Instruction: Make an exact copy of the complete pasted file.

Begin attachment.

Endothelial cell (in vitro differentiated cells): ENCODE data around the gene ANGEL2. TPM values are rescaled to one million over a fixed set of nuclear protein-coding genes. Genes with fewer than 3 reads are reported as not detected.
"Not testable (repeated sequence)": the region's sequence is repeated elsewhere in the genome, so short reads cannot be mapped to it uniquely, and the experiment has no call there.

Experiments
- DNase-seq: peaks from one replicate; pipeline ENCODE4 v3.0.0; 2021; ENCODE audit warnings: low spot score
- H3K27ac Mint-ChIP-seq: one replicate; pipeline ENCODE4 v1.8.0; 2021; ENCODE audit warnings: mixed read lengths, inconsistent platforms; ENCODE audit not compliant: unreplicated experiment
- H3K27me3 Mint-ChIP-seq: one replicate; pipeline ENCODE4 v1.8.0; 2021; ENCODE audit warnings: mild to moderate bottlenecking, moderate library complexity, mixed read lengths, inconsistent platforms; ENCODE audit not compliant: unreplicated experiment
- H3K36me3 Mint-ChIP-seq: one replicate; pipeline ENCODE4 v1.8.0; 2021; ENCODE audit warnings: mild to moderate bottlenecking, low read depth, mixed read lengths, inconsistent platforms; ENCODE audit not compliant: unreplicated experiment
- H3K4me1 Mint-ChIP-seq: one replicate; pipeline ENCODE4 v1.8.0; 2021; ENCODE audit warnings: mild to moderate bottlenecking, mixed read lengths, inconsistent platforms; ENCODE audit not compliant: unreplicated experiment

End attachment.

Endothelial cell (in vitro differentiated cells): ENCODE data around the gene ANGEL2. TPM values are rescaled to one million over a fixed set of nuclear protein-coding genes. Genes with fewer than 3 reads are reported as not detected.
"Not testable (repeated sequence)": the region's sequence is repeated elsewhere in the genome, so short reads cannot be mapped to it uniquely, and the experiment has no call there.

Experiments
- DNase-seq: peaks from one replicate; pipeline ENCODE4 v3.0.0; 2021; ENCODE audit warnings: low spot score
- H3K27ac Mint-ChIP-seq: one replicate; pipeline ENCODE4 v1.8.0; 2021; ENCODE audit warnings: mixed read lengths, inconsistent platforms; ENCODE audit not compliant: unreplicated experiment
- H3K27me3 Mint-ChIP-seq: one replicate; pipeline ENCODE4 v1.8.0; 2021; ENCODE audit warnings: mild to moderate bottlenecking, moderate library complexity, mixed read lengths, inconsistent platforms; ENCODE audit not compliant: unreplicated experiment
- H3K36me3 Mint-ChIP-seq: one replicate; pipeline ENCODE4 v1.8.0; 2021; ENCODE audit warnings: mild to moderate bottlenecking, low read depth, mixed read lengths, inconsistent platforms; ENCODE audit not compliant: unreplicated experiment
- H3K4me1 Mint-ChIP-seq: one replicate; pipeline ENCODE4 v1.8.0; 2021; ENCODE audit warnings: mild to moderate bottlenecking, mixed read lengths, inconsistent platforms; ENCODE audit not compliant: unreplicated experiment